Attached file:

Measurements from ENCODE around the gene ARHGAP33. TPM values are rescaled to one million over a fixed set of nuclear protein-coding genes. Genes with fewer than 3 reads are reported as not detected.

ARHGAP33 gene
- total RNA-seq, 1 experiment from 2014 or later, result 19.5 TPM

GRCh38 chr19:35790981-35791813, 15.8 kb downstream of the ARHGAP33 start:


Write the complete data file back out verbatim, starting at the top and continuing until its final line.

Measurements from ENCODE around the gene ARHGAP33. TPM values are rescaled to one million over a fixed set of nuclear protein-coding genes. Genes with fewer than 3 reads are reported as not detected.

ARHGAP33 gene
- total RNA-seq, 1 experiment from 2014 or later, result 19.5 TPM

GRCh38 chr19:35790981-35791813, 15.8 kb downstream of the ARHGAP33 start: